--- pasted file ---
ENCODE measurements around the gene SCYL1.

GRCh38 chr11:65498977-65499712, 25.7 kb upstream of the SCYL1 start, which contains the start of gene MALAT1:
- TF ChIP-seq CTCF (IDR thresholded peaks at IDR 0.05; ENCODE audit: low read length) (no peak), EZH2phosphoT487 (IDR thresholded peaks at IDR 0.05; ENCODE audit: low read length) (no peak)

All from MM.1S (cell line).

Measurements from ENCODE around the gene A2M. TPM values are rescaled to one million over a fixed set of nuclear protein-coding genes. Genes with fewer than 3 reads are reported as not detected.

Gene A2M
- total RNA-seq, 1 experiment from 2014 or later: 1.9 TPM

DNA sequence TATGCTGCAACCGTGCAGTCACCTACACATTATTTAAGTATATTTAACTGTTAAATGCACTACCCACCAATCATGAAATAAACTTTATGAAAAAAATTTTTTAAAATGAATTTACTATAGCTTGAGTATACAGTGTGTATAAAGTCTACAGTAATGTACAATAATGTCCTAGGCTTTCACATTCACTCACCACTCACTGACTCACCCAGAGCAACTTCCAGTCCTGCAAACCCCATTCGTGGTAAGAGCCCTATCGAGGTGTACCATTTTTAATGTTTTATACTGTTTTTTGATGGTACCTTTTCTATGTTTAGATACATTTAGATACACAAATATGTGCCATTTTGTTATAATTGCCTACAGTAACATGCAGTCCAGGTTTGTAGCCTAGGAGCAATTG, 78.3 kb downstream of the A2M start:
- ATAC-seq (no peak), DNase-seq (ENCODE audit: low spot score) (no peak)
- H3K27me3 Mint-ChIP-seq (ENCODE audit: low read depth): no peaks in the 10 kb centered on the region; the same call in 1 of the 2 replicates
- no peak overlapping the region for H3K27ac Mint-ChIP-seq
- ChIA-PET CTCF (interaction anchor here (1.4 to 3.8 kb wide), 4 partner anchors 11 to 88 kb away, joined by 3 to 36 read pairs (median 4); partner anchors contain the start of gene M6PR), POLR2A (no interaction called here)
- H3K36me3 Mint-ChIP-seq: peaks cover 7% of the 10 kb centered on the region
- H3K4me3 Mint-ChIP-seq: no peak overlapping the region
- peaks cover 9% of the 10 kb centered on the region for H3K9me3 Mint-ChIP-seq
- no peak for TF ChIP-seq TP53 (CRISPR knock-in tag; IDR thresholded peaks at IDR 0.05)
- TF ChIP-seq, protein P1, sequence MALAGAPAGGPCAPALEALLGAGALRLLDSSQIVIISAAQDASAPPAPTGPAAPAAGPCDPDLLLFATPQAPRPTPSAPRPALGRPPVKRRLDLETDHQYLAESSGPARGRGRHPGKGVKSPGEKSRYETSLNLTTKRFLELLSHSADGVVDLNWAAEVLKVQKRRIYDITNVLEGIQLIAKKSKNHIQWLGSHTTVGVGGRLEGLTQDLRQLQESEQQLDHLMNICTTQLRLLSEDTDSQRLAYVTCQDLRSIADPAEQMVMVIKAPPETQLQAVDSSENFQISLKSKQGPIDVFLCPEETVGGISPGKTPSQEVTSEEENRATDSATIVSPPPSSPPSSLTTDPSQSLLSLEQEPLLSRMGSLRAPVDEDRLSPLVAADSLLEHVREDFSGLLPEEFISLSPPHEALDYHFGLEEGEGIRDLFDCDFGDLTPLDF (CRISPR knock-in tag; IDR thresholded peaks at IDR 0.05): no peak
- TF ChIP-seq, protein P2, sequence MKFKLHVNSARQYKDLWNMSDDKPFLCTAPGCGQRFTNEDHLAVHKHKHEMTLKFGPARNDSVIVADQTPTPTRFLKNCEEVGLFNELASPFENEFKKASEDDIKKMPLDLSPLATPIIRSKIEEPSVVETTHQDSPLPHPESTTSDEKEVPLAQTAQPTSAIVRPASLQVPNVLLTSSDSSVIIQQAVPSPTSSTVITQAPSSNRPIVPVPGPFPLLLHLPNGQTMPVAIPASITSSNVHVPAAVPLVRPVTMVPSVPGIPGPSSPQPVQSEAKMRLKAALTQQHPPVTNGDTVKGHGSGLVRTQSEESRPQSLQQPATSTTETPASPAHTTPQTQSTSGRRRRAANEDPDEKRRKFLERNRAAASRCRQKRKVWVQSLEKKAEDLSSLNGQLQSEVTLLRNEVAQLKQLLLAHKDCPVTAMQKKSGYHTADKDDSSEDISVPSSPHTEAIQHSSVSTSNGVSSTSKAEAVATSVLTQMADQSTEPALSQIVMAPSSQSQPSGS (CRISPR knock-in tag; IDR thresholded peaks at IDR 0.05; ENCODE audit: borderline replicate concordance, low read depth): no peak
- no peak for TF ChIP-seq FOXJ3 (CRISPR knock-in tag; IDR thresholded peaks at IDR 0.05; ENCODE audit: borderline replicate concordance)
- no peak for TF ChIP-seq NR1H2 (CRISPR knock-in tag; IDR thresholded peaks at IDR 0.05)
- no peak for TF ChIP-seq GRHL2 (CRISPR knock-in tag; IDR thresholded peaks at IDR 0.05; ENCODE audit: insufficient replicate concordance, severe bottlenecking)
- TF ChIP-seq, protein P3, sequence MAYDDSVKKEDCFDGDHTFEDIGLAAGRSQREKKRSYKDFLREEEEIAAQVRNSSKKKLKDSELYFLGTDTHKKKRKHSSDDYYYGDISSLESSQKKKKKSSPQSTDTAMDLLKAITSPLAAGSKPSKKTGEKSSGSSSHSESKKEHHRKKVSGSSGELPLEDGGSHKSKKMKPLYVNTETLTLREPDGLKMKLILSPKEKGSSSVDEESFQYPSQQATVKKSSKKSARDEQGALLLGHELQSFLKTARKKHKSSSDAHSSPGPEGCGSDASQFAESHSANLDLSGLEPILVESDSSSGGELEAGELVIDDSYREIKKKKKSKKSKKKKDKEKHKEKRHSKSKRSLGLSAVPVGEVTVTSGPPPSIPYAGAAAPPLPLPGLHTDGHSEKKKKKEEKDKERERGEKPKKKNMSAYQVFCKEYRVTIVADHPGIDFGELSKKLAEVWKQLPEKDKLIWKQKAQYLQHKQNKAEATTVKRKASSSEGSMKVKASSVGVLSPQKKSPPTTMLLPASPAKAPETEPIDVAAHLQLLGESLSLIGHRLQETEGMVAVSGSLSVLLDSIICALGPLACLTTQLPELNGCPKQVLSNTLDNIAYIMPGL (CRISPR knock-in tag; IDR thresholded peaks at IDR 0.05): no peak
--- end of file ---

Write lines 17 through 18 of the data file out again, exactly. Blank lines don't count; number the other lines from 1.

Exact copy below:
- TF ChIP-seq, protein P1, sequence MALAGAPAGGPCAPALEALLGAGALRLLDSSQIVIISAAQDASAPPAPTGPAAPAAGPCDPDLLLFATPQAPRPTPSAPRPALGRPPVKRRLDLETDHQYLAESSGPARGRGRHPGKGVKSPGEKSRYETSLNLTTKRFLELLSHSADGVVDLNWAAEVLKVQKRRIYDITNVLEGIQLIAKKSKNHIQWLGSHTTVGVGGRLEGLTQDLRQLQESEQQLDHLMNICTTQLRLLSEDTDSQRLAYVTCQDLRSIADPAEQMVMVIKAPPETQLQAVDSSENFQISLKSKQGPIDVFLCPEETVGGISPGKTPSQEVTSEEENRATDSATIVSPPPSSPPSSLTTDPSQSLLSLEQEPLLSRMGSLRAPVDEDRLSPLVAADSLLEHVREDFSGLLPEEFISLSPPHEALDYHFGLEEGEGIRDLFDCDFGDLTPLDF (CRISPR knock-in tag; IDR thresholded peaks at IDR 0.05): no peak
- TF ChIP-seq, protein P2, sequence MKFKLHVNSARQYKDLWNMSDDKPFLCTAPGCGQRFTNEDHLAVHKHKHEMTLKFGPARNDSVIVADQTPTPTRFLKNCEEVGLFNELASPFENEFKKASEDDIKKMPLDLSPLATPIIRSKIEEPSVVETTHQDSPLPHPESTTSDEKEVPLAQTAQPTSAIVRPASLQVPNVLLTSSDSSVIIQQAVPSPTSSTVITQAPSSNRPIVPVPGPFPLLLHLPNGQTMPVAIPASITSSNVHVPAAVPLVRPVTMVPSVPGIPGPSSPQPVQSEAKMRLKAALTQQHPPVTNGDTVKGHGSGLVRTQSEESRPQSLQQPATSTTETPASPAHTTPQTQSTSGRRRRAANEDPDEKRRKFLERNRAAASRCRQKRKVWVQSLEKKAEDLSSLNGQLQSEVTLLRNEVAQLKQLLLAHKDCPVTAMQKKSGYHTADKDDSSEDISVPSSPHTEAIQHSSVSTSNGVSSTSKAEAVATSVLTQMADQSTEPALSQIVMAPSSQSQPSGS (CRISPR knock-in tag; IDR thresholded peaks at IDR 0.05; ENCODE audit: borderline replicate concordance, low read depth): no peak